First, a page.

This class action alleges that Apollo Global Management, LLC fraudulently orchestrated a “restructuring” of CEVA Investments Limited (CIL), in breach of its fiduciary duty, that extinguished the value of shares held by its CEVA-employee investors for the benefit of Apollo. The employee investor plaintiffs believe that their losses in this restructuring amounted to more than 14 million euros.
The class for this action includes all current and former employees of CEVA Logistics (the Employee Investors) who owned restricted Class A shares of stock on or before March 31, 2013.
According to the complaint, until the restructuring, CIL owned 99.9% of the shares of CEVA Group, a holding company for the CEVA Logistics freight management entities that employed the employee investors. CEVA Logistics is a logistics and freight management company that operates from approximately 1,000 locations in 160 countries.
Apollo was the majority shareholder in CIL, the complaint says, and therefore had control over both CIL and CEVA Group. It had created CEVA Logistics through the acquisition and combination of TNT Logistics and EGL, Inc. When Apollo acquired these companies, the complaint alleges, it offered management-level employees the chance to buy restricted stock in the entity that eventually became CIL. Those who did are the employee investors.
In February 2012, according to the complaint, the employee investors received a briefing saying that there would be a refinancing that would help grow the business, reduce risk to equity value, and gain quicker access to the initial public offering (IPO) market. In May, CIL filed papers with the Securities and Exchange Commission in anticipation of an IPO to sell Class B shares of CIL, the complaint says, and on September 12, 2012, at a meeting of CIL’s two directors, the fair market value of Class A stock was determined to be 50 euros per share.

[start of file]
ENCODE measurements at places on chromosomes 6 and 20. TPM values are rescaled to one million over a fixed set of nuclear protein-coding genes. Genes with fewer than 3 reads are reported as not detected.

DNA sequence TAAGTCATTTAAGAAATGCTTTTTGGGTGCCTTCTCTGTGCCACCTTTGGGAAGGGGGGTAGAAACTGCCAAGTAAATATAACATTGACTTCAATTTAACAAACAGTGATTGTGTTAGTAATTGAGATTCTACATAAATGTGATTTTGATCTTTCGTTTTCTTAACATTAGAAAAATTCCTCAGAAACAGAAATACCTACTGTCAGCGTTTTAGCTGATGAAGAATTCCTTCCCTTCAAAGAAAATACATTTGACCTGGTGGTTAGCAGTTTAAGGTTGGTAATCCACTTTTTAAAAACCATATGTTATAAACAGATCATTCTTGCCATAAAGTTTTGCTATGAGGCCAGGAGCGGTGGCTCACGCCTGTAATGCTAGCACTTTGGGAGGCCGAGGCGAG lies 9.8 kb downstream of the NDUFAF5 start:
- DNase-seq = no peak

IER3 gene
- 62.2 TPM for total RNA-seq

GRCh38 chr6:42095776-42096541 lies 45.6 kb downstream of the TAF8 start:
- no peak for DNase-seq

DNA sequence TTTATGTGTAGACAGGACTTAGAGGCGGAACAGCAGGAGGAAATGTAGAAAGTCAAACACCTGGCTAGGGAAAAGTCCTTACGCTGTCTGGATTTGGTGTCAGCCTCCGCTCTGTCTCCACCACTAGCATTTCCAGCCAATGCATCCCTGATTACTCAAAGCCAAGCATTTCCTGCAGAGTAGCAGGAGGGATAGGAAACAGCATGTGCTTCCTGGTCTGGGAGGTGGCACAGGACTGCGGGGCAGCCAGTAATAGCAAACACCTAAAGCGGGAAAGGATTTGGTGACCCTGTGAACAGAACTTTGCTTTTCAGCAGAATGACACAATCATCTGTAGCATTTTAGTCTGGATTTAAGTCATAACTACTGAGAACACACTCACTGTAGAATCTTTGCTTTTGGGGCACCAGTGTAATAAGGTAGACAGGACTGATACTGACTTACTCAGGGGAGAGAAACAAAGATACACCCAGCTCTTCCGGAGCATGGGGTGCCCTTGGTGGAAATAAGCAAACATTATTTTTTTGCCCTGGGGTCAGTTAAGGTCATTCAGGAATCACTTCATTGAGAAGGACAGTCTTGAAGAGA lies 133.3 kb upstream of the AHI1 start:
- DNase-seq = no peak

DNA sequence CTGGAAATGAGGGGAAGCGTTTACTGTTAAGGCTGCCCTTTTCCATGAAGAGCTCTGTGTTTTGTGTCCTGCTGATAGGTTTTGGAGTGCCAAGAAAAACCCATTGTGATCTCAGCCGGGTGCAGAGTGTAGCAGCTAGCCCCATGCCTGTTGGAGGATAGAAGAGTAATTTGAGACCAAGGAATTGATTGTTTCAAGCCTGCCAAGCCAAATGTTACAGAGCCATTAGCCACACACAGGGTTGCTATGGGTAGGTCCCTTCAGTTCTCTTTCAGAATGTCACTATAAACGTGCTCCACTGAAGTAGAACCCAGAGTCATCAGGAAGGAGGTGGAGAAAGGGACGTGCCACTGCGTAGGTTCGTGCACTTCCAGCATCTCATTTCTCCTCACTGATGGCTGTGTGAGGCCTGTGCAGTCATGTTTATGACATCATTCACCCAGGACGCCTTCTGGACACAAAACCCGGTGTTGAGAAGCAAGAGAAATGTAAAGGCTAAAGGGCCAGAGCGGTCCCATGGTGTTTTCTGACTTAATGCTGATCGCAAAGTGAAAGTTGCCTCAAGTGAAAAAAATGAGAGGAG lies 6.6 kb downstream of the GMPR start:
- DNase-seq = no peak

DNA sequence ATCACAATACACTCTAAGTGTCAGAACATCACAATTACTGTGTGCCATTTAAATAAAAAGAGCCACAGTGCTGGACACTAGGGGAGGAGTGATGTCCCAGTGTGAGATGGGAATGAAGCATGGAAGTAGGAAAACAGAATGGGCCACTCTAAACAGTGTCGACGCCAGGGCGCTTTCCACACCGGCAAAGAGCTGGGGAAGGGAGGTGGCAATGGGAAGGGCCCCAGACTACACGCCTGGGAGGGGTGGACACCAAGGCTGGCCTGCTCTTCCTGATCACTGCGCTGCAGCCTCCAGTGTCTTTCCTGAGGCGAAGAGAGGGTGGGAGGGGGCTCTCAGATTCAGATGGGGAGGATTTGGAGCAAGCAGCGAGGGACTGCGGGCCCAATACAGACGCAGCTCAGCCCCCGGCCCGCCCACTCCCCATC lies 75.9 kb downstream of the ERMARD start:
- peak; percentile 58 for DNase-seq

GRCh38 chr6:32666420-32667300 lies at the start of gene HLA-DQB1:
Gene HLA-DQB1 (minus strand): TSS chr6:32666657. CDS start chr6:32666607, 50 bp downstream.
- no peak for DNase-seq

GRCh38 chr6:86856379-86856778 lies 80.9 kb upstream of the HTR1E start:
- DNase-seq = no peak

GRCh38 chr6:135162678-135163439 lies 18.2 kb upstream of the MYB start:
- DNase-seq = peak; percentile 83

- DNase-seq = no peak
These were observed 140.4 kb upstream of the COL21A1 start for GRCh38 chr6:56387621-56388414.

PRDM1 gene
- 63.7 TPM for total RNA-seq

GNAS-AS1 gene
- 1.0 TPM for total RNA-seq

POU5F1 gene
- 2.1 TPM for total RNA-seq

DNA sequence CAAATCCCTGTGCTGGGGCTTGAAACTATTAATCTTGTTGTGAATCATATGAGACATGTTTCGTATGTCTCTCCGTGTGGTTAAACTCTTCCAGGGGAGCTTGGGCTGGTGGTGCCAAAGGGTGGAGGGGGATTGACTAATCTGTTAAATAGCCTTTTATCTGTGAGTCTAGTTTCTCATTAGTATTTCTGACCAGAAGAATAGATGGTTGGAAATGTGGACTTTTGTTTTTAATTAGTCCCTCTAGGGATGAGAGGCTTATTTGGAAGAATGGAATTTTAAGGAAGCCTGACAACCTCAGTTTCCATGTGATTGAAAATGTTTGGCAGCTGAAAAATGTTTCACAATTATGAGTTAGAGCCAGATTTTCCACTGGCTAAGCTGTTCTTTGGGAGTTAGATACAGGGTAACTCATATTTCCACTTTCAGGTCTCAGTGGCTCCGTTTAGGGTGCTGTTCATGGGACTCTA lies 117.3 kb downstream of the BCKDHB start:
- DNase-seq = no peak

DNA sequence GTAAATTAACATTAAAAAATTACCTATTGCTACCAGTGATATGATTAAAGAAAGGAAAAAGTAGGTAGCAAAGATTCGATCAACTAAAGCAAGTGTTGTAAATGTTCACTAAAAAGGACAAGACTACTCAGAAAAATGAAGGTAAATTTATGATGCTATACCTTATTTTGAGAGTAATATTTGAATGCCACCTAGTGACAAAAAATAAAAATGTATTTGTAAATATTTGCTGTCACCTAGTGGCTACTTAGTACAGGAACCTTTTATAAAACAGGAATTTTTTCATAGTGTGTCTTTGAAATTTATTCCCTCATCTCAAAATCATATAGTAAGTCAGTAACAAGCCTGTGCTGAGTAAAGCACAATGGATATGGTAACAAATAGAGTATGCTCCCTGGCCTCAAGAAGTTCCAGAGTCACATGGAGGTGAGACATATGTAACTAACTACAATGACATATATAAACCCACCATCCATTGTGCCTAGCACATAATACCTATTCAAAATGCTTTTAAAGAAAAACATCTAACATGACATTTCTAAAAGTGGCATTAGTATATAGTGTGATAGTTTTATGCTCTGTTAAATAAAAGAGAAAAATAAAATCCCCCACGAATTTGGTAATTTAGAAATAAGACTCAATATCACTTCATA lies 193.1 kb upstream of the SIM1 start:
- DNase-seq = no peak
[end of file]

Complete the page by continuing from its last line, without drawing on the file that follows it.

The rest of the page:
Despite all this, the directors seem to have changed their plans. According to the complaint, they consulted with a number of law firms, which resulted in the restructuring plan in which CEVA Group issued new shares to a new entity, CEVA Holdings, the effect of which was to transfer all equity of CEVA Group held by CIL to CEVA Holdings, without any return or compensation to CEVA.
This extinguished the value of CIL shares, which the complaint alleges was particularly problematic because CIL was supposed to control CEVA Holdings, rather than the other way around. The complaint quotes writings from Apollo’s various attorneys at the time that support its contention that the scheme was questionable, including one that said that the plan was “too forthcoming” and that “this document could conceivable end up in front of a court some day and I want to give off an appearance the we are operating at an arms’ [sic] length basis” (errors contained in the complaint quotation).
The final result was that after the restructuring took place in 2013, the employee investors were left with no equity at all and no compensation for its loss. The complaint thus charges Apollo with fraud and breach of fiduciary duty in engineering and implementing the 2013 restructuring.